Something happens when you study abroad, it’s truly unexplainable but anyone who has taken the adventure overseas knows what I’m talking about. Studying abroad is life-changing; at times it’s incredible and you want to stay in that exact moment forever. At other times, it’s so difficult that you question why you decided to do this in the first place. However, in the end, everyone uses the same word, life-changing.
I studied abroad a long time ago and when I returned home I was in a weird place. I could go as far as to call it a depression. I really never knew if it was just me or not. Years later, working for USAC and talking with students daily about their experiences, I quickly realized that many students go through the same thing; a series of very strong emotions and similar experiences upon returning home. It’s bigger than reverse culture shock (which is a very legitimate thing). For me, returning home was one of the hardest obstacles I’ve had to overcome thus far in my life. I had to learn how to move on and keep my abroad experience with me, but not let it consume me.
While there are hundreds of emotions associated with coming home from abroad, today I’m focusing on three simple feelings that you may experience when you come home. I’m also here to tell you it’s okay, and to embrace the roller coaster of emotions you may have.
#1. You may feel lost
After spending a summer, semester, or year abroad, chances are you’ve fully dived into a new culture and way of life. You’ve most likely acquired new friends, discovered things about yourself that you didn’t know before, and picked up some new daily habits. When you step off the plane, back to “reality,” it’s common to feel lost. While your world has changed immensely, chances are that back home has not changed at all. You’ll need to take the time to learn how to integrate your new lifestyle into your old lifestyle and it may take a while. Keeping in contact with friends and staff from abroad always eases the transition.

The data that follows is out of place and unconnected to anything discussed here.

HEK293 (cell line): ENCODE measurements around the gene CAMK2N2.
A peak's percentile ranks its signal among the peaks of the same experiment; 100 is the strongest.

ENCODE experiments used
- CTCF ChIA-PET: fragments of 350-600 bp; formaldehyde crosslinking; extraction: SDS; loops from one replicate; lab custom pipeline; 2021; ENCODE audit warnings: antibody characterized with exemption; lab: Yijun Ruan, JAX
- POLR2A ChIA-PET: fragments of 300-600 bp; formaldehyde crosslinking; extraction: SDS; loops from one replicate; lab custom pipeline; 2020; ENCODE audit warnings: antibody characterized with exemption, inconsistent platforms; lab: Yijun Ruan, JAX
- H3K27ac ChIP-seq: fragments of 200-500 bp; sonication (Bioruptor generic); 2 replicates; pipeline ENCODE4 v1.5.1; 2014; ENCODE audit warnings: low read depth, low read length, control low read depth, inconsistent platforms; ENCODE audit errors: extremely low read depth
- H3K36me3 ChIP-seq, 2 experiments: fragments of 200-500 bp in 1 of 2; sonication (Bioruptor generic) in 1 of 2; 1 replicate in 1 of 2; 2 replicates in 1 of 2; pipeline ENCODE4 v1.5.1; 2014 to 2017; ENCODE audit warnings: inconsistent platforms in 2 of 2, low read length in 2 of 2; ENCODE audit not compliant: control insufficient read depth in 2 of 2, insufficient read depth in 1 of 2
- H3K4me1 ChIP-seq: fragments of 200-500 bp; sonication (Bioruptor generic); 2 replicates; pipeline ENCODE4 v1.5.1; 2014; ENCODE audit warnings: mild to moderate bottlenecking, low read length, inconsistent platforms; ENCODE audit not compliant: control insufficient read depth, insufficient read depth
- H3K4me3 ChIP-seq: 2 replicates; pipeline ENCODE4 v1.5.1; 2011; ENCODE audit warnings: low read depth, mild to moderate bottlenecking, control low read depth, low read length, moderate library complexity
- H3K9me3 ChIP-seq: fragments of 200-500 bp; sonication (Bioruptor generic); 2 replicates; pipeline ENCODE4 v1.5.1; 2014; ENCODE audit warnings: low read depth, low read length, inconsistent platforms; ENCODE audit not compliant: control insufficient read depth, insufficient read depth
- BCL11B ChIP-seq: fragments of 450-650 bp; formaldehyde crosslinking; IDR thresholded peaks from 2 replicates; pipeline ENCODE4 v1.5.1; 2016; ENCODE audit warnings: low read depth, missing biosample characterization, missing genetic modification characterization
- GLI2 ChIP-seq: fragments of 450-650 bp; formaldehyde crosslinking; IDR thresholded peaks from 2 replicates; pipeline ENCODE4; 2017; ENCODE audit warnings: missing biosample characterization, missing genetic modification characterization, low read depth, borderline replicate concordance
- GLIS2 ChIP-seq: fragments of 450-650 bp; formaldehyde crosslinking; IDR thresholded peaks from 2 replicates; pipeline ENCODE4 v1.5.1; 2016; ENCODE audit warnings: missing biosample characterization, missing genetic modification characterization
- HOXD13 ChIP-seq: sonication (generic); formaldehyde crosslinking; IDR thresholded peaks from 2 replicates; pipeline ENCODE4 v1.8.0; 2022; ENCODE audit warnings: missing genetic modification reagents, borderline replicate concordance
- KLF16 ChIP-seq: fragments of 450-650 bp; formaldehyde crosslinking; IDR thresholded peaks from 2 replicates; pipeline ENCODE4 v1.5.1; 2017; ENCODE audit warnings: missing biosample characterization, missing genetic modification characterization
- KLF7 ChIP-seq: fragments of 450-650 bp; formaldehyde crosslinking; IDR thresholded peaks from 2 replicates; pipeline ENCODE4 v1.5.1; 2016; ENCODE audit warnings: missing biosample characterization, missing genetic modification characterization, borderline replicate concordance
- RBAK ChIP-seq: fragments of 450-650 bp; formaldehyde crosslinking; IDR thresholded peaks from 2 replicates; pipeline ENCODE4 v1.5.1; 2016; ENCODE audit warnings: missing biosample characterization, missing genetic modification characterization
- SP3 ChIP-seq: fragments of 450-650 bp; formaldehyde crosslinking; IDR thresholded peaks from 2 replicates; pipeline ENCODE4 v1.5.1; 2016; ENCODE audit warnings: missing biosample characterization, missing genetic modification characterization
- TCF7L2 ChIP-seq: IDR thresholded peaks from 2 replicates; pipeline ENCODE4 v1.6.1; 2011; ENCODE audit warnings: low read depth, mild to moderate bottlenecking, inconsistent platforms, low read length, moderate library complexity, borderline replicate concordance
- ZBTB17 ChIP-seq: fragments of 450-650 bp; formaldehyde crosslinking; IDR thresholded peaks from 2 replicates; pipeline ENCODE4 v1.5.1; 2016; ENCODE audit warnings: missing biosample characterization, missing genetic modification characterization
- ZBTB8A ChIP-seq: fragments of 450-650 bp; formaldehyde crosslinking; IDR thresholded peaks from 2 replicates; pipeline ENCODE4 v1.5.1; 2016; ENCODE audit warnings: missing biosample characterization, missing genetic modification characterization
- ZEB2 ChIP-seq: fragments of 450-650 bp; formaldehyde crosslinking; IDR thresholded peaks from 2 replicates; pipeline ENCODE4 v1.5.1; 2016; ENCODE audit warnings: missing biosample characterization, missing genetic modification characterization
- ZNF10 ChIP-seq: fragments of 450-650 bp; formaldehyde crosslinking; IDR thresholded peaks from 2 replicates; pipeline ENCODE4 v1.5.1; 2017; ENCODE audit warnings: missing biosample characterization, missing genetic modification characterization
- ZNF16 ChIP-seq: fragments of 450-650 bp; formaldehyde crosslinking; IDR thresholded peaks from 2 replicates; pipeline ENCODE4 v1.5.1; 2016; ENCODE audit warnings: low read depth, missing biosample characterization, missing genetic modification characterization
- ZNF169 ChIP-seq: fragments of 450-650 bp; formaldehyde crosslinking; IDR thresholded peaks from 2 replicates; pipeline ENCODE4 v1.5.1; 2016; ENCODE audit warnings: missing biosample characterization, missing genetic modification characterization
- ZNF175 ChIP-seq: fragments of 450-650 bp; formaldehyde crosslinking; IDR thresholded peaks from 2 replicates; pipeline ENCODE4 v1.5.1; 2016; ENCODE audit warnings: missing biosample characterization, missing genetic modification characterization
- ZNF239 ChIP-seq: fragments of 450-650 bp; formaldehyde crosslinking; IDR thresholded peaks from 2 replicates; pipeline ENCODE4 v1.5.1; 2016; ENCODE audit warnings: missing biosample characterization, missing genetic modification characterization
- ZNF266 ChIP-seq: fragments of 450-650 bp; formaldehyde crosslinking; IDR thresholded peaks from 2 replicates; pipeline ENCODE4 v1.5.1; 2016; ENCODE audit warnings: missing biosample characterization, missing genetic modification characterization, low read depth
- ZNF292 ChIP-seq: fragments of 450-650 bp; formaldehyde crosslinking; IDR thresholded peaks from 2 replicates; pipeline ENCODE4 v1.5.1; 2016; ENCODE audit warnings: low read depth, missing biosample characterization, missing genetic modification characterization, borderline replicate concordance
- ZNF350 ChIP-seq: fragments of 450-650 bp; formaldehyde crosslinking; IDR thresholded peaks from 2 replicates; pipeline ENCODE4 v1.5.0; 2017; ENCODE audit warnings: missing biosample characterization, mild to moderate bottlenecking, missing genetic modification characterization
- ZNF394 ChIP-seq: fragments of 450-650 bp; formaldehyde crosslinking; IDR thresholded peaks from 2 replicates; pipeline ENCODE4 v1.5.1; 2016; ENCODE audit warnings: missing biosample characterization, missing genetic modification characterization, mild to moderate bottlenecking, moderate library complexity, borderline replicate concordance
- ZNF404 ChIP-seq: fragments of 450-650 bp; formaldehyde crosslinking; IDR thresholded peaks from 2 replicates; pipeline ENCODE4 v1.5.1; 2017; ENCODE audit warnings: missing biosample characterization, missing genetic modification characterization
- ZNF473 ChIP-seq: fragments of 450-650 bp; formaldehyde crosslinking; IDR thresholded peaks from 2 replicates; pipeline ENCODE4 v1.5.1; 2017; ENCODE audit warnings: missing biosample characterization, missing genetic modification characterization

#2. You may feel misunderstood
The experience of studying abroad is so powerful that most people want to share it with everyone that they know. While friends and family are interested in hearing about your travels, they can’t relate to living in another country for an extended period of time (unless they’ve done it themselves). Eventually, friends may get tired of hearing about a time in your life that they weren’t a part of, or not be as interested in your time abroad as you hoped they would be.
The problem was that I had grown and matured so drastically during the time that I was abroad that I was beyond shocked to see that people who didn’t go abroad seemed to stay the same. It was that same happiness caused by normality I experienced the first day I was back that made me agitated, confused and frankly, pissed off just a few weeks later. I felt like everyone was wasting their time. What do you mean you don’t want to know everything I did? Do you really not want to hear about how much I grew to love French grammar? How can you say that you don’t care about the personal and professional transformation I experienced? I was annoyed at anyone who didn’t give me their undivided attention. Joel Freeman; Pau, France alum
A great way to get through this period is to seek out other people who have studied abroad. Check with your study abroad office or the USAC website to get involved in alumni organized events, become a peer advisor for other students wanting to study abroad, write a blog, and spend time surrounded by people who understand and can celebrate your time abroad.
#3. You may feel unfulfilled
Returning to an old routine is about as exciting as it sounds. You’ve most likely just spent the last several months of your life doing something new every single day. Whether it’s trying a new food, traveling to a new location, or something as simple as walking down a new street, it’s been a whirlwind of growth and change. Don’t get me wrong, there is some obvious excitement in returning home, but getting into old routines happens quickly and can be unfulfilling.
The easiest way to continue to feel fulfilled is by continuing to grow and challenge yourself. If you were studying a language abroad, continue studying it at home, volunteer at a school or join a language group. Continue to travel! I have not returned to Europe since I studied there, but I have been to many other places around the world, and I get antsy if I don’t take at least one large vacation a year, as well as a lot of small ones! Continue to explore the world and engage with other cultures and make it a goal to not let routine lead to feeling unfulfilled.
For additional insight on returning home from abroad, check out these articles.
If you’re interested in sharing your abroad or returning home story with other students, consider submitting a blog post to this blog.